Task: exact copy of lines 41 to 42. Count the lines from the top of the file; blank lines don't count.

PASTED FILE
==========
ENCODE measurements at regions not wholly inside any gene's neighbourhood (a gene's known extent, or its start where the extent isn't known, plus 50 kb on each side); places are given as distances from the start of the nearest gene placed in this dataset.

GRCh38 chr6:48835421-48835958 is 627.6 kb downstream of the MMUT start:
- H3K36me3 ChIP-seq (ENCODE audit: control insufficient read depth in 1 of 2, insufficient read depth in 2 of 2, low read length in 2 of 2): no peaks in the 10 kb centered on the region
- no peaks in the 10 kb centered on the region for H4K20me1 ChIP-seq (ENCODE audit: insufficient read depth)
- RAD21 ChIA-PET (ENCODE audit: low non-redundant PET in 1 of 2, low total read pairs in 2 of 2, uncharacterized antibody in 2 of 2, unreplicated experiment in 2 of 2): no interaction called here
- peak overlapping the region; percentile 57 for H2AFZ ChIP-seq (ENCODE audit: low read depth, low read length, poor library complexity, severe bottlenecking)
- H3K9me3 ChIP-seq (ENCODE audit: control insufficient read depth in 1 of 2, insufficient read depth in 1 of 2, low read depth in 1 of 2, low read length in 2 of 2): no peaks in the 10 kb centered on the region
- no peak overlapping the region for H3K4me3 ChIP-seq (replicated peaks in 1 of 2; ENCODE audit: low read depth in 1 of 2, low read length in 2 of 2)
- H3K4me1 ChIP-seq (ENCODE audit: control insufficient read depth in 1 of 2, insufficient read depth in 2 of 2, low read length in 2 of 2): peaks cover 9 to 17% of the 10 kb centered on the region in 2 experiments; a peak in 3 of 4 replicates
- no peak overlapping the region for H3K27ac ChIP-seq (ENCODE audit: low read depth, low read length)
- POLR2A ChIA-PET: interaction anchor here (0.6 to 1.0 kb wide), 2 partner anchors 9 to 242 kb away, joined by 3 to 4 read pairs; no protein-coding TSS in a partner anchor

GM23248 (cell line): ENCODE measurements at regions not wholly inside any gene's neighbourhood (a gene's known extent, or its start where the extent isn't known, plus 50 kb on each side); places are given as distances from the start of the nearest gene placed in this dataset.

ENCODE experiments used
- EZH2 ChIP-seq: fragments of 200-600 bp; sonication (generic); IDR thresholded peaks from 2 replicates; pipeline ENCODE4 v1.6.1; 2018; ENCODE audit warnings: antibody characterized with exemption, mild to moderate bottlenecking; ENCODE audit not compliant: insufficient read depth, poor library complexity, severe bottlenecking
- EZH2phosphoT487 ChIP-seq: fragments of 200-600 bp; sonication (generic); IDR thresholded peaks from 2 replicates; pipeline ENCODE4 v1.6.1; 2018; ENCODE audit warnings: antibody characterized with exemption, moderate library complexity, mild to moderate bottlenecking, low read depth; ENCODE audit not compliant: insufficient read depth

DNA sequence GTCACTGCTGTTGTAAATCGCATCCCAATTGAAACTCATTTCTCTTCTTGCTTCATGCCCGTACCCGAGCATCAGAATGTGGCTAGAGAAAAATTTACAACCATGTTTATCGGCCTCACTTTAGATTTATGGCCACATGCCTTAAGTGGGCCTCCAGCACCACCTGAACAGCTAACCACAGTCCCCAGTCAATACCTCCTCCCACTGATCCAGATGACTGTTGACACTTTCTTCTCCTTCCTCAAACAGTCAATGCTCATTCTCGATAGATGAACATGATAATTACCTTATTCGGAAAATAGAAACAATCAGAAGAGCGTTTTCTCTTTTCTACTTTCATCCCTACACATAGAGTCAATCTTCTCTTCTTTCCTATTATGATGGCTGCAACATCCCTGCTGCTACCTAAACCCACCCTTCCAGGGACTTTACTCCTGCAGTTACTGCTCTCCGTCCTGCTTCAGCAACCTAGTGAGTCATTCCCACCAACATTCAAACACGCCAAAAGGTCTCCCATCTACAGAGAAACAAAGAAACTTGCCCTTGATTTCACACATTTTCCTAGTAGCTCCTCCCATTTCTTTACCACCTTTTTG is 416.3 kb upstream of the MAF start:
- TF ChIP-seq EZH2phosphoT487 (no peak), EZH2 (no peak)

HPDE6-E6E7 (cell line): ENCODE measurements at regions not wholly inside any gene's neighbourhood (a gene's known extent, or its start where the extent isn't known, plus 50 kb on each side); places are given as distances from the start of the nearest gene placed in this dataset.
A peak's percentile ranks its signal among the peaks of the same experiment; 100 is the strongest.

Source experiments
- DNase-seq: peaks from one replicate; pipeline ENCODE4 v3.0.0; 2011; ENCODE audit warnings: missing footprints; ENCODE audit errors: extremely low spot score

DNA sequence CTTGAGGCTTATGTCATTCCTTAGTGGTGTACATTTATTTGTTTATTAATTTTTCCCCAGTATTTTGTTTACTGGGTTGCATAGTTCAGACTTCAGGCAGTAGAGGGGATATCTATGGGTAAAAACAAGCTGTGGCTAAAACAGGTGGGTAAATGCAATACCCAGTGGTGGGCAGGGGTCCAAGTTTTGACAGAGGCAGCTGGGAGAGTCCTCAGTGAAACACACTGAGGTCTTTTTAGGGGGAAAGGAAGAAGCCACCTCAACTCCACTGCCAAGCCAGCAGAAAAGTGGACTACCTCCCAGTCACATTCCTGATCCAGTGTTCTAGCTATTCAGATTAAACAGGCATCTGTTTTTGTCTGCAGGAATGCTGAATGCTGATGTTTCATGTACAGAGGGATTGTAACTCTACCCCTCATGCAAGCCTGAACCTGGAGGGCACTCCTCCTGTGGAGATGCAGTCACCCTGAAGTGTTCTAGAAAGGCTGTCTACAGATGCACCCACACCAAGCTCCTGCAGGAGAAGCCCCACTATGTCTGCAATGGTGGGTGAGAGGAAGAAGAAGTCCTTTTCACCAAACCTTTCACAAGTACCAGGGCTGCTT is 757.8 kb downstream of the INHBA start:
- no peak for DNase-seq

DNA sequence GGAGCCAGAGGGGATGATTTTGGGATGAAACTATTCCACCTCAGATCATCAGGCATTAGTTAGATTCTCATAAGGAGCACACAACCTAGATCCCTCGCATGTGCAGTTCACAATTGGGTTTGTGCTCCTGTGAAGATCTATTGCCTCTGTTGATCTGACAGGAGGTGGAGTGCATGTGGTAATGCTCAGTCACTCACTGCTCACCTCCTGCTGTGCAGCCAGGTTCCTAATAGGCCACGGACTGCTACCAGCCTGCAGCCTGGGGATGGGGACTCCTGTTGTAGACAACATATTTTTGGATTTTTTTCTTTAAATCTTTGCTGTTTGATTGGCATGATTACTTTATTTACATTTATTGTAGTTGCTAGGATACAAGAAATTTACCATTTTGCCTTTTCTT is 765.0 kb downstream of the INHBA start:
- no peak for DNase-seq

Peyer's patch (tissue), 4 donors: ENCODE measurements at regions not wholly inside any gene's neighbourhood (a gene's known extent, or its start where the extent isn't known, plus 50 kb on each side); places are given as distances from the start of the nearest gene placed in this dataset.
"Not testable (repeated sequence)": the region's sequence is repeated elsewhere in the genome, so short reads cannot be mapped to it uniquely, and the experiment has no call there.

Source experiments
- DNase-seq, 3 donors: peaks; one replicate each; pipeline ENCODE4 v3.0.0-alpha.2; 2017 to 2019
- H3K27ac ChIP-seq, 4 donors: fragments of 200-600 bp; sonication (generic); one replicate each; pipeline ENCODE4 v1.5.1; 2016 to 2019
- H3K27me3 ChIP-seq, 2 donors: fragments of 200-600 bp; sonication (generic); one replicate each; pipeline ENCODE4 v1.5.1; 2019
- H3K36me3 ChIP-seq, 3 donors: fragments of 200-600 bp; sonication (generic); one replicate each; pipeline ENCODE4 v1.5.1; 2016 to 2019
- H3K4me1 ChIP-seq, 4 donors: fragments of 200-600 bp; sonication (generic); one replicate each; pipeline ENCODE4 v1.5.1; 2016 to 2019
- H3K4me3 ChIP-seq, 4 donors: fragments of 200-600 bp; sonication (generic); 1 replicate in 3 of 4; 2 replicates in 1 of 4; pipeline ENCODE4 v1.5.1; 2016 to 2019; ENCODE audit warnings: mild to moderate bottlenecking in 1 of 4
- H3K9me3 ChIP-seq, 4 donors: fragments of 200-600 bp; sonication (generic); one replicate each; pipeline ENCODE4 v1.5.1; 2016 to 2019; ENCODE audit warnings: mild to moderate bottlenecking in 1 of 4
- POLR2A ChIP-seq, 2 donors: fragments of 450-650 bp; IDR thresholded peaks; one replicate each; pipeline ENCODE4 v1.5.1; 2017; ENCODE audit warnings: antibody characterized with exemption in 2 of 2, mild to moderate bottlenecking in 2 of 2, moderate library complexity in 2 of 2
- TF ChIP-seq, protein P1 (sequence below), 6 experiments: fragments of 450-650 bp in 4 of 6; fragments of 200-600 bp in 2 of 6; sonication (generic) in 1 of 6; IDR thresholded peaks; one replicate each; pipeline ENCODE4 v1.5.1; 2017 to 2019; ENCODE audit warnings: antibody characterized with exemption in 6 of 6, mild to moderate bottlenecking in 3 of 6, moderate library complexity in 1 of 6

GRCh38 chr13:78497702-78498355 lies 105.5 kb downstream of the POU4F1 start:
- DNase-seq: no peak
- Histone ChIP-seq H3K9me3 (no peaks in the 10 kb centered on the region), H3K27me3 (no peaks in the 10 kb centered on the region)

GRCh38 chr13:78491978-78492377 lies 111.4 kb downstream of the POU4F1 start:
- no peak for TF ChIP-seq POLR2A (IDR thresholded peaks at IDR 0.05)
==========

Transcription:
GRCh38 chr13:78491978-78492377 lies 111.4 kb downstream of the POU4F1 start:
- no peak for TF ChIP-seq POLR2A (IDR thresholded peaks at IDR 0.05)